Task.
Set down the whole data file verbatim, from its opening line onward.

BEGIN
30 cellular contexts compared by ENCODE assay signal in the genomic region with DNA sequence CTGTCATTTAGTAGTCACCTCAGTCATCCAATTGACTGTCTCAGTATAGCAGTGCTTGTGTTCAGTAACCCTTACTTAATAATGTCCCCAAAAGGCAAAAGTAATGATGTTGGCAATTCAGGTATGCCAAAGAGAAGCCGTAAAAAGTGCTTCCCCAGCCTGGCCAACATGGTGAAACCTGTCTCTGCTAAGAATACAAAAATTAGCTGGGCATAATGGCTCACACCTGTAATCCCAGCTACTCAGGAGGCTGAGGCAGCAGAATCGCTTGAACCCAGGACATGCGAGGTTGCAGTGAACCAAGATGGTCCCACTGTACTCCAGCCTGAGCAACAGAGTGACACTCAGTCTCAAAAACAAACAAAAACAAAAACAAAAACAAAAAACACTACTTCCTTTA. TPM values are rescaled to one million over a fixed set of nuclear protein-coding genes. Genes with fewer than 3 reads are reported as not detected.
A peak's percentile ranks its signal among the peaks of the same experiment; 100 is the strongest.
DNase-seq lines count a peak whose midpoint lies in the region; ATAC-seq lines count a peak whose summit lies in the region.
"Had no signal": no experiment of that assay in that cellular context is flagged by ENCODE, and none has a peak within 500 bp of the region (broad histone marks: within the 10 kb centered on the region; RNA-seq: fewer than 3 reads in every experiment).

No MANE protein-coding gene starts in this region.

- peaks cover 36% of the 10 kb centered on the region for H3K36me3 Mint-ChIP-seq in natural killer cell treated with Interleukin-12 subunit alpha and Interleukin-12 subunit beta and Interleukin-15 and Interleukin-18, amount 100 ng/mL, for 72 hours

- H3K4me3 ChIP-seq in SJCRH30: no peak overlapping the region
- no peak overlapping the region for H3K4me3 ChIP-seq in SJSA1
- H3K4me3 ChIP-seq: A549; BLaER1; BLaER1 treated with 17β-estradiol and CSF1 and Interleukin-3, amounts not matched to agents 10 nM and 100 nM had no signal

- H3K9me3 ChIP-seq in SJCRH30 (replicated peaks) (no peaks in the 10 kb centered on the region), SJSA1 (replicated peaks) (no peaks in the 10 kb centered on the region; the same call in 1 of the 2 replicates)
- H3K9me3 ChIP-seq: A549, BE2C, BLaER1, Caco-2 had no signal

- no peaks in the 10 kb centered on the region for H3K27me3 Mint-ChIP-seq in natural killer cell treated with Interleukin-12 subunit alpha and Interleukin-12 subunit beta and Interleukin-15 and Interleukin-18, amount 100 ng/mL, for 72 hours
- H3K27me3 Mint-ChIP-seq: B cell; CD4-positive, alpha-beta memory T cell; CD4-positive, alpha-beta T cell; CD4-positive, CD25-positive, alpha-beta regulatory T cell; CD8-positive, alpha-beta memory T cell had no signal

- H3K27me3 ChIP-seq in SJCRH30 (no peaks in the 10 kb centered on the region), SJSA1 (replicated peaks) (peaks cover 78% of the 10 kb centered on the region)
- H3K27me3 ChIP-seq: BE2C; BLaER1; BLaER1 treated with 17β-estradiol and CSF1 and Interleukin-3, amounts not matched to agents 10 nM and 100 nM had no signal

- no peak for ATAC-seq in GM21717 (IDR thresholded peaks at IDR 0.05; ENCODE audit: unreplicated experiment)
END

30 cellular contexts compared by ENCODE assay signal in the genomic region with DNA sequence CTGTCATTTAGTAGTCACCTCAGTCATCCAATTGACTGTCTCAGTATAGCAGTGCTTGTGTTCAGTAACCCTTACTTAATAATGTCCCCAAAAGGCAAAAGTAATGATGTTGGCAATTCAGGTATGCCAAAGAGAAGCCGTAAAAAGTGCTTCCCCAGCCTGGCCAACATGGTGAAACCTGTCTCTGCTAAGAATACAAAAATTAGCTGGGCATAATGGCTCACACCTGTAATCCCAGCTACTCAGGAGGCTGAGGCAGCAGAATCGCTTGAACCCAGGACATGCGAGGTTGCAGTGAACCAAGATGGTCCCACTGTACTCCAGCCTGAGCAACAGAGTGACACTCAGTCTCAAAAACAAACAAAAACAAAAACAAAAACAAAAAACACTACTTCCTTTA. TPM values are rescaled to one million over a fixed set of nuclear protein-coding genes. Genes with fewer than 3 reads are reported as not detected.
A peak's percentile ranks its signal among the peaks of the same experiment; 100 is the strongest.
DNase-seq lines count a peak whose midpoint lies in the region; ATAC-seq lines count a peak whose summit lies in the region.
"Had no signal": no experiment of that assay in that cellular context is flagged by ENCODE, and none has a peak within 500 bp of the region (broad histone marks: within the 10 kb centered on the region; RNA-seq: fewer than 3 reads in every experiment).

No MANE protein-coding gene starts in this region.

- peaks cover 36% of the 10 kb centered on the region for H3K36me3 Mint-ChIP-seq in natural killer cell treated with Interleukin-12 subunit alpha and Interleukin-12 subunit beta and Interleukin-15 and Interleukin-18, amount 100 ng/mL, for 72 hours

- H3K4me3 ChIP-seq in SJCRH30: no peak overlapping the region
- no peak overlapping the region for H3K4me3 ChIP-seq in SJSA1
- H3K4me3 ChIP-seq: A549; BLaER1; BLaER1 treated with 17β-estradiol and CSF1 and Interleukin-3, amounts not matched to agents 10 nM and 100 nM had no signal

- H3K9me3 ChIP-seq in SJCRH30 (replicated peaks) (no peaks in the 10 kb centered on the region), SJSA1 (replicated peaks) (no peaks in the 10 kb centered on the region; the same call in 1 of the 2 replicates)
- H3K9me3 ChIP-seq: A549, BE2C, BLaER1, Caco-2 had no signal

- no peaks in the 10 kb centered on the region for H3K27me3 Mint-ChIP-seq in natural killer cell treated with Interleukin-12 subunit alpha and Interleukin-12 subunit beta and Interleukin-15 and Interleukin-18, amount 100 ng/mL, for 72 hours
- H3K27me3 Mint-ChIP-seq: B cell; CD4-positive, alpha-beta memory T cell; CD4-positive, alpha-beta T cell; CD4-positive, CD25-positive, alpha-beta regulatory T cell; CD8-positive, alpha-beta memory T cell had no signal

- H3K27me3 ChIP-seq in SJCRH30 (no peaks in the 10 kb centered on the region), SJSA1 (replicated peaks) (peaks cover 78% of the 10 kb centered on the region)
- H3K27me3 ChIP-seq: BE2C; BLaER1; BLaER1 treated with 17β-estradiol and CSF1 and Interleukin-3, amounts not matched to agents 10 nM and 100 nM had no signal

- no peak for ATAC-seq in GM21717 (IDR thresholded peaks at IDR 0.05; ENCODE audit: unreplicated experiment)